By Elena Cresci
A Disturbed Girl’s Guide to Curing Boredom is the debut offering from author James Howell. Touted on the official website as “a harrowing, savage and sexual exploration of a broken mind”, this thriller explores the world of a girl willing to go to extreme lengths to appease the boredom of her life. With her job as a regional reporter providing nothing but tedium for our ‘disturbed’ protagonist, Hannah’s attempts to appease her boredom lead her down a twisted path as her sanity quickly slips away.
It has to be said, Hannah has some novel tips to cure boredom. Slow day in your news patch? Why not surreptitiously make some news for yourself? Need to move on to something bigger, and better? Why not trick a footballer into giving you the perfect scoop? And when the UK gets just a little bit too dull… take things abroad, befriending mobsters and terrorists along the way.
Evidently we’re not talking about the sane person’s cure to boredom, something the author makes clear from the very beginning. There were numerous ways Howell could have taken his ‘boredom’ motif. You would be mistaken in thinking that Hannah’s boredom is some sort of wider reaching commentary on the monotonous workings of western society; Hannah’s ‘solutions’ to her boredom pretty much cause chaos for chaos’ sake. The initial catalysts for her later deeds actually, if you squint a little, seem almost realistic and, from Hannah’s warped perspective, almost reasonable. Yet as she goes further and further along her downward spiral, everything seems blown out of any believable perspective.
However, no matter how unrealistic you may find certain parts of the novel, for me, it was difficult to put down. There’s a certain amount of schadenfreude to be had while following Hannah’s trail of destruction, because, quite frankly, I wasn’t quite sure what she was going to do next. This is possibly one of the main strengths of the novel; predictable, it is not. Despite this, I couldn’t help but take issue with certain aspects of the novel, particularly the self-insertion of the author into the story.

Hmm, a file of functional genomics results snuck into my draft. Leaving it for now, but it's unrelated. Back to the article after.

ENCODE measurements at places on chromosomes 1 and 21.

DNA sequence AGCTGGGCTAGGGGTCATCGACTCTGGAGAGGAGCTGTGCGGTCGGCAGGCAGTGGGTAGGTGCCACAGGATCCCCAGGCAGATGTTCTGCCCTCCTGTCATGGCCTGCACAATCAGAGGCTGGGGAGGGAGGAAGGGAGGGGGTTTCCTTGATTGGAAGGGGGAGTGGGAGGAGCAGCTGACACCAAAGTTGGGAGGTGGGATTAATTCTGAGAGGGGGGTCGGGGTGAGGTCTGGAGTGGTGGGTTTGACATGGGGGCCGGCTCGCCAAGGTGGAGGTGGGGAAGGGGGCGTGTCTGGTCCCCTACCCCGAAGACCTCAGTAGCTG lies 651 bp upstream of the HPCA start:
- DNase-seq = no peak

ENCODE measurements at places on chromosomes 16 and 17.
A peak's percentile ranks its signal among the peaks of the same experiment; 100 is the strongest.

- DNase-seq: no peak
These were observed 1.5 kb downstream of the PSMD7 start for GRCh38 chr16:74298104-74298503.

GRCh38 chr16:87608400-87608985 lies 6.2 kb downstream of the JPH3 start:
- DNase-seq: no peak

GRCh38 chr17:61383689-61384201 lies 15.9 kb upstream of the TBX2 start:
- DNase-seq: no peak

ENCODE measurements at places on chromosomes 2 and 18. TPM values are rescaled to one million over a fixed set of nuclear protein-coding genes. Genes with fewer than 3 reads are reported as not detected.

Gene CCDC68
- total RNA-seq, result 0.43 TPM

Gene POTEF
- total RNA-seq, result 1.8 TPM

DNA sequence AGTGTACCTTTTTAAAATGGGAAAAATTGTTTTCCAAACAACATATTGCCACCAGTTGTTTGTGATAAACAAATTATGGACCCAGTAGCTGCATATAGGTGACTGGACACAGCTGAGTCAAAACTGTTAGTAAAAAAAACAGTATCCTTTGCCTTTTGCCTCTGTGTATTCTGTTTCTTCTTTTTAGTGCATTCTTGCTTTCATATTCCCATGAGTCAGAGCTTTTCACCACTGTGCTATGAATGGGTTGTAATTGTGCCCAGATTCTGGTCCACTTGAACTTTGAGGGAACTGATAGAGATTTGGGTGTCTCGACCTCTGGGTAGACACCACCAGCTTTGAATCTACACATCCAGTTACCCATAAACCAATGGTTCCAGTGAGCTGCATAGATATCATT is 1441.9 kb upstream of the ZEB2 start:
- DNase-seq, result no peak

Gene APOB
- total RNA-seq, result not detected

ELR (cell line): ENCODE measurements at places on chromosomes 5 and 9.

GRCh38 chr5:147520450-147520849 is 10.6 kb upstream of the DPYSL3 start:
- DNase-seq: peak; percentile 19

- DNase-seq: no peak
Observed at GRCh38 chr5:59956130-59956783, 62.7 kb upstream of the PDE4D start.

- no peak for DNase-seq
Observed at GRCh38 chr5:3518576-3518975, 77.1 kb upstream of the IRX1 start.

Howell places himself as the relayer of Hannah’s story, a man desperately in love with the protagonist despite her apparent insanity. In this sense, Howell is not the author of the story, rather he is the transcriber of Hannah’s narrative. This was something I just couldn’t get to grips with. Quite frankly, it seems somewhat pointless and redundant to have the author a part of the story itself; it’s a role which could have been played by a created character. The intention, I would assume, is to enhance the realism of the story, but a certain degree of suspension of disbelief is definitely required in the later stages of the novel.
Which is frustrating when there are some brilliant insights into the world of a regional reporter at times. Presumably as Howell was a journalist himself, he often provides cutting commentary on journalism, without alienating readers who have no interest in this subject. For me, the most interesting part of the novel was the whole idea of a reporter creating their own stories, rather than waiting for something to happen. Yet when Hannah’s stirring is taken to an elevated level, I found myself losing this morbid curiosity and finding some of her more international exploits somewhat ridiculous. It would have been interesting to see where Howell could have taken Hannah had she remained making trouble in her news patch.
The core idea of the novel is a good one, but its execution falls apart somewhat. Saying this, I wouldn’t necessarily say this should deter potential readers. After all, sometimes a good thriller is just what you need to pass the time. A Disturbed Girl’s Guide to Curing Boredom is by no means a classic of its genre, neither is it anything groundbreaking, but for any thrill-seekers out there, it could be the perfect holiday read.
6 OUT OF 10